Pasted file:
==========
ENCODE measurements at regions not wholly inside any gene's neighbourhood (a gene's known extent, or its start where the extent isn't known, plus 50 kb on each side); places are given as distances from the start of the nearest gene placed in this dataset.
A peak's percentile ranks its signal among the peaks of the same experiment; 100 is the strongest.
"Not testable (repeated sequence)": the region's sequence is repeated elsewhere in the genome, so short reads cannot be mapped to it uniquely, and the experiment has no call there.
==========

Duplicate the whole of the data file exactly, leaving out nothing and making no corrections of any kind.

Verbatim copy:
ENCODE measurements at regions not wholly inside any gene's neighbourhood (a gene's known extent, or its start where the extent isn't known, plus 50 kb on each side); places are given as distances from the start of the nearest gene placed in this dataset.
A peak's percentile ranks its signal among the peaks of the same experiment; 100 is the strongest.
"Not testable (repeated sequence)": the region's sequence is repeated elsewhere in the genome, so short reads cannot be mapped to it uniquely, and the experiment has no call there.